The Outlook for Metal Prices and British Steel Following Brexit

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After a weekend of political turmoil in both the U.K. and for European Union leaders, focus shifted Monday back to the economy and business impact of the Brexit vote. As procurement and supply chain professionals start to consider the short- and long-term consequences of the decision, our sister site MetalMiner has released its preliminary analysis on where metal prices could head, what the future of British steel looks like and how the backlash against immigration could affect construction and metals production.

Outlook for Metal Buyers

Two major reactions to the vote are important when considering short-term metal prices: the strengthening of the U.S. dollar and the selloff in global stock markets.

Since prices for aluminum, copper, zinc and other industrial metals closely track movements in the dollar, the declining pound pushed base metals down Friday. While this is “just a one-day move,” MetalMiner Lead Forecasting Analyst Raul de Frutos said, “it is likely that the euro and British pound will continue to decline in Q3 as markets recognize the risks the vote poses for Europe as a whole.”

The drop in stock prices globally signaled continued fears about global growth, particularly in Europe. This should add to the short-term pressures on metal prices, de Frutos said. “The correlation between stock markets and metal prices is not always strong, but it’s hard to imagine metal prices rising while people lose their faith in the economy and stock markets collapse.”

The medium-to-long-term picture is a more difficult guess. But based on several factors, de Frutos foresaw a possible recovery:

“As stock markets plunge, the Fed will not only hold off on raising rates but could even put rates into negative territory like other central banks have recently done. That would disappoint yield-seeking investors and put pressure on the dollar. Also, after the storm passes and the EU and Britain figure out the next steps, their currencies should find stabilization.

“The medium-to-long-term guess: The dollar weakens and mine shutdowns help tighten metal markets. Industrial metal prices start to recover.”

The Future of British Steel

Procurement and supply chain organizations will now be tasked with wading through the uncertainty surrounding international trade regulations, and one of the industries most immediately threatened could be British steel.

“Foreign companies buying British steel should not be concerned in the short term about continuity of supply,” MetalMiner Co-founder and Editor-at-Large Stuart Burns wrote Monday, “but in the medium-to-long term, the health of the industry relies on the deal that is negotiated with Brussels for tariff-free access to the E.U.”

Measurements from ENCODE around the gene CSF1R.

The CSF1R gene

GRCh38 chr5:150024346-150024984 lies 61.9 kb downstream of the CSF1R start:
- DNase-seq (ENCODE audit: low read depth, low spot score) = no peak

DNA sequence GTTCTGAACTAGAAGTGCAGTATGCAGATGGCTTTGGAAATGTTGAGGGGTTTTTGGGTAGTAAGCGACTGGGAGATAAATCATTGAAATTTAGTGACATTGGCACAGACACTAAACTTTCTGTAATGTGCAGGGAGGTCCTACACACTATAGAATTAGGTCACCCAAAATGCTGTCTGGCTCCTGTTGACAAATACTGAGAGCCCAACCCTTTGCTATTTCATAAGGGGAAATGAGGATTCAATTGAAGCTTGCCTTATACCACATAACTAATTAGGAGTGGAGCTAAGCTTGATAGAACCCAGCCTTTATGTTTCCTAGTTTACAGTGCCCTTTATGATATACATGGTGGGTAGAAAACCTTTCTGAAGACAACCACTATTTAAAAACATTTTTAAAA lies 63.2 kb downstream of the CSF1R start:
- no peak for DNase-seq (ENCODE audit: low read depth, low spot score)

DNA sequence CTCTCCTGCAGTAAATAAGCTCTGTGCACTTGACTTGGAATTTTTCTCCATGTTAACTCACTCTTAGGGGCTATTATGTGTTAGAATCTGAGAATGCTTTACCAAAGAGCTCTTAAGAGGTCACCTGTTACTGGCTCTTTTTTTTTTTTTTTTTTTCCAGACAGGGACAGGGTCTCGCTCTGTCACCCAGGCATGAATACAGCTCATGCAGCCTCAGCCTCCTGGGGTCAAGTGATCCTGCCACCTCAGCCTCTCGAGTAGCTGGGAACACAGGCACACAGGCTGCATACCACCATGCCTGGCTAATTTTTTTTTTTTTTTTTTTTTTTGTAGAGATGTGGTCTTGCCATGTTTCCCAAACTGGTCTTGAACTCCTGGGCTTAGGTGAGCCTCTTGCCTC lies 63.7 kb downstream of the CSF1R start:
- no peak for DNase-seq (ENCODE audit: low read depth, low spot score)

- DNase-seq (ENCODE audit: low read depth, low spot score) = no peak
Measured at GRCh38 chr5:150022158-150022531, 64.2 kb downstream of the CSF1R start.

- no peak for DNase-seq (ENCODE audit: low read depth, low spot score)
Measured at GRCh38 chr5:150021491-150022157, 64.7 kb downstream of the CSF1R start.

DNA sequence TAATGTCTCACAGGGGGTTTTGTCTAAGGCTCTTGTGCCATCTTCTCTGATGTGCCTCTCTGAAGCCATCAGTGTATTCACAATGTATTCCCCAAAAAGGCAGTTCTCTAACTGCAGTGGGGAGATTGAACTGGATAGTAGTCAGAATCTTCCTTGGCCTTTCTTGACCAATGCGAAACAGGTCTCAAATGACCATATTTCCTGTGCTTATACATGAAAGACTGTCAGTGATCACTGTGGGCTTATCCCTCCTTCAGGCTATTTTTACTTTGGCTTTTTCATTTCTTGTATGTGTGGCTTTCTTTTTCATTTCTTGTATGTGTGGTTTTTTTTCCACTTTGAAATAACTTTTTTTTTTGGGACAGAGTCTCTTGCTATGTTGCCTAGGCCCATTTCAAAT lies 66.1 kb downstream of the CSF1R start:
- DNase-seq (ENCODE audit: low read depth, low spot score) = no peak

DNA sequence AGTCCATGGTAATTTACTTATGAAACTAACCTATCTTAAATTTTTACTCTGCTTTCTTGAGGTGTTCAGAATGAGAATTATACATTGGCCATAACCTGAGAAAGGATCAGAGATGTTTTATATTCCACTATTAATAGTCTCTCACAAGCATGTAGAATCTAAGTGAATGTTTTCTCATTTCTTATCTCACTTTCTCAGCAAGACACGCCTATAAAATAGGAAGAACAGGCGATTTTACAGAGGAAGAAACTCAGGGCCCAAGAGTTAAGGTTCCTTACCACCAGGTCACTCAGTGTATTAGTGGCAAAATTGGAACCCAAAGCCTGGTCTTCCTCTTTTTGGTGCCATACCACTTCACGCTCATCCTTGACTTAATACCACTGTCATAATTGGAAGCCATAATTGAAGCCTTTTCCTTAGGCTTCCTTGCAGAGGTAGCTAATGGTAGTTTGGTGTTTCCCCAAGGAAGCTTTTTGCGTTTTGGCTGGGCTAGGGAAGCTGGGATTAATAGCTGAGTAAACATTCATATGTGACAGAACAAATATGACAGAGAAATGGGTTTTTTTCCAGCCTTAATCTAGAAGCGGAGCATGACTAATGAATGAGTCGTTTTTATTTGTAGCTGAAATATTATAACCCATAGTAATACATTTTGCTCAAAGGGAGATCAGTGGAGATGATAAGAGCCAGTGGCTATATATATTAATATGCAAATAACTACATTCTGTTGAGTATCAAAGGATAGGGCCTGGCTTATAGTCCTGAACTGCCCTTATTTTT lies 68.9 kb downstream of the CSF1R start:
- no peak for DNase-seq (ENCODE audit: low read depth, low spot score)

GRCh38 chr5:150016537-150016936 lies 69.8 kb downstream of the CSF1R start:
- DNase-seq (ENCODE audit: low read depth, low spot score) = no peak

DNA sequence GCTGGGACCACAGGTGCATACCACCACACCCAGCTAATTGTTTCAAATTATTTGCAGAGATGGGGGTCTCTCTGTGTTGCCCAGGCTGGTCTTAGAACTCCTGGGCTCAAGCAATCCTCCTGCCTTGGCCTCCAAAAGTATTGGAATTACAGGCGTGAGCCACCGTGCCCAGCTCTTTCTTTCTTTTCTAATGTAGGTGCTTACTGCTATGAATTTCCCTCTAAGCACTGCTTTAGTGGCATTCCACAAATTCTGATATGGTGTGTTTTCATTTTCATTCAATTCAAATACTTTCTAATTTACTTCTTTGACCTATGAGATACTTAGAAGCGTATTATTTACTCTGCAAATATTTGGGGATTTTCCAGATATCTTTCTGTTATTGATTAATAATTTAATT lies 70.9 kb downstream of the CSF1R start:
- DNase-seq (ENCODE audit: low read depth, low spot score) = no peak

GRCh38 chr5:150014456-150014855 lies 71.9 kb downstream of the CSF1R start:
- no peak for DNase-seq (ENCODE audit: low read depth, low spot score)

This puts the U.K.’s steel industry in a precarious situation, Burns said. Maintaining access to the E.U.’s single market will be key to attracting investment from multinationals such as Tata Steel and Thyssenkrupp AG. If the U.K. cannot obtain amicable trade terms between itself and the continent, Burns said, “wherever a multinational has facilities within the E.U. and the U.K., they will face a decision: do they invest in the E.U. or in the U.K?”

Labor Market Effects

As Spend Matters noted in its earlier coverage of Brexit implications for procurement, the prominent role of anti-immigration sentiment in the vote could shrink the supply of low-skilled labor in the U.K. Of the 2.2 million people from other E.U. countries currently working in Britain, three-quarters will not likely be able to clear the same visa hurdles other foreign workers face, according to the Migration Observatory at Oxford University.  

This has stark implications for construction, mining and metals production in the U.K., MetalMiner Editor Jeff Yoders said. “There could be a real labor shortage if native U.K. workers can’t or won’t do the highly specialized work demanded of these industries.”

There is some indication that U.K. companies would make up the difference by recruiting British rather than E.U. graduates. “Unskilled labor positions, however, on U.K. construction projects that could suffer without migration as seasonal and per-project hiring would have a smaller pool to draw laborers from,” Yoders said. “The bigger effect on the local economy will be felt by lower-wage industries such as picking crops, serving coffee and cooking in restaurants.”  

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